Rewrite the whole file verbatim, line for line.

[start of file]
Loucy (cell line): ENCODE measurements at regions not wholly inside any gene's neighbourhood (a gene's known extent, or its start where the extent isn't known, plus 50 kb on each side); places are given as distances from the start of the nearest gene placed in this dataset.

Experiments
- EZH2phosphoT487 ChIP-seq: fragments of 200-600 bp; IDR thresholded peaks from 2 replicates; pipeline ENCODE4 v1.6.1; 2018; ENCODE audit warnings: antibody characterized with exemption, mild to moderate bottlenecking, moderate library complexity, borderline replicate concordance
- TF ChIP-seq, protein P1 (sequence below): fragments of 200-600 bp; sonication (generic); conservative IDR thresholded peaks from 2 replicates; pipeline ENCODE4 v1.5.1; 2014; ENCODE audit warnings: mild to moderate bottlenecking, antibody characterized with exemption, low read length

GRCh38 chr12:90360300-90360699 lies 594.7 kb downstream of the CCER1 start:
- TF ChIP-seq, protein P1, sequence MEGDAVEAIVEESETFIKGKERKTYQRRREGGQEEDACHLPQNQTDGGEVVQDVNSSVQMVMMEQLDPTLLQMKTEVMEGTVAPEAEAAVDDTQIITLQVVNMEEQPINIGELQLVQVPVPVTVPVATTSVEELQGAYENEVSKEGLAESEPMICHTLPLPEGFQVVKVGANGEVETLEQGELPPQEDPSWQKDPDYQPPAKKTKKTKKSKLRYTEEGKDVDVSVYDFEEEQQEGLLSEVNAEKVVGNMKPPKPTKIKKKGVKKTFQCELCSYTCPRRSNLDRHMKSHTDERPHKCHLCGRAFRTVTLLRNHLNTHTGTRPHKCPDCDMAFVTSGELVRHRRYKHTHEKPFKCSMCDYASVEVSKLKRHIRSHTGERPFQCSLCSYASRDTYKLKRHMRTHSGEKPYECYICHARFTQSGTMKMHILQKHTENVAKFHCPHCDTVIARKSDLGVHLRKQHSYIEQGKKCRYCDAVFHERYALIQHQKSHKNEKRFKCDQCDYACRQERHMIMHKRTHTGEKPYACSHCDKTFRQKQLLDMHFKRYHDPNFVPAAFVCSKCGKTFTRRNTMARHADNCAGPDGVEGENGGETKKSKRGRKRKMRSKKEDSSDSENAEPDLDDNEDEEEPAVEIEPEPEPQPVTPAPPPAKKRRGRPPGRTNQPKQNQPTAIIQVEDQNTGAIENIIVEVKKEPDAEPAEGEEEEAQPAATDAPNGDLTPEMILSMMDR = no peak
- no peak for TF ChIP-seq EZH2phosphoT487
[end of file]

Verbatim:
Loucy (cell line): ENCODE measurements at regions not wholly inside any gene's neighbourhood (a gene's known extent, or its start where the extent isn't known, plus 50 kb on each side); places are given as distances from the start of the nearest gene placed in this dataset.

Experiments
- EZH2phosphoT487 ChIP-seq: fragments of 200-600 bp; IDR thresholded peaks from 2 replicates; pipeline ENCODE4 v1.6.1; 2018; ENCODE audit warnings: antibody characterized with exemption, mild to moderate bottlenecking, moderate library complexity, borderline replicate concordance
- TF ChIP-seq, protein P1 (sequence below): fragments of 200-600 bp; sonication (generic); conservative IDR thresholded peaks from 2 replicates; pipeline ENCODE4 v1.5.1; 2014; ENCODE audit warnings: mild to moderate bottlenecking, antibody characterized with exemption, low read length

GRCh38 chr12:90360300-90360699 lies 594.7 kb downstream of the CCER1 start:
- TF ChIP-seq, protein P1, sequence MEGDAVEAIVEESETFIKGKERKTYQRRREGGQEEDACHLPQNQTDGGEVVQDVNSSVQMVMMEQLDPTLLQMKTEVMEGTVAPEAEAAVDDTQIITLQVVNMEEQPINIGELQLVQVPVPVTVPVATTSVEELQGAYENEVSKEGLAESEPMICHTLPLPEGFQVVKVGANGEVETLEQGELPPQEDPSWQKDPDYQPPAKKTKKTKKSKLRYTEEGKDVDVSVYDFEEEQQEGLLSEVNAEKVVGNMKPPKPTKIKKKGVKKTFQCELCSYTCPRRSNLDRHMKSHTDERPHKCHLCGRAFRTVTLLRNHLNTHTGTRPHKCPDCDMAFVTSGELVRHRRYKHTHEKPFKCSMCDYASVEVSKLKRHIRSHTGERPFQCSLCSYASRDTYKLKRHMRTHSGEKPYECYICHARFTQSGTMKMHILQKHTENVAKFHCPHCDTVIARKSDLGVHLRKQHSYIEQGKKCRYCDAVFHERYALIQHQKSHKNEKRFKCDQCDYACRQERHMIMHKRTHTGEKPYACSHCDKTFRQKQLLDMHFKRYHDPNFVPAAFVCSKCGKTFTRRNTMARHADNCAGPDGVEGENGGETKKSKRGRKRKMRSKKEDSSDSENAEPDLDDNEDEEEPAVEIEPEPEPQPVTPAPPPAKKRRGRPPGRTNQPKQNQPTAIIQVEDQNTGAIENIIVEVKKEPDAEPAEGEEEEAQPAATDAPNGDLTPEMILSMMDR = no peak
- no peak for TF ChIP-seq EZH2phosphoT487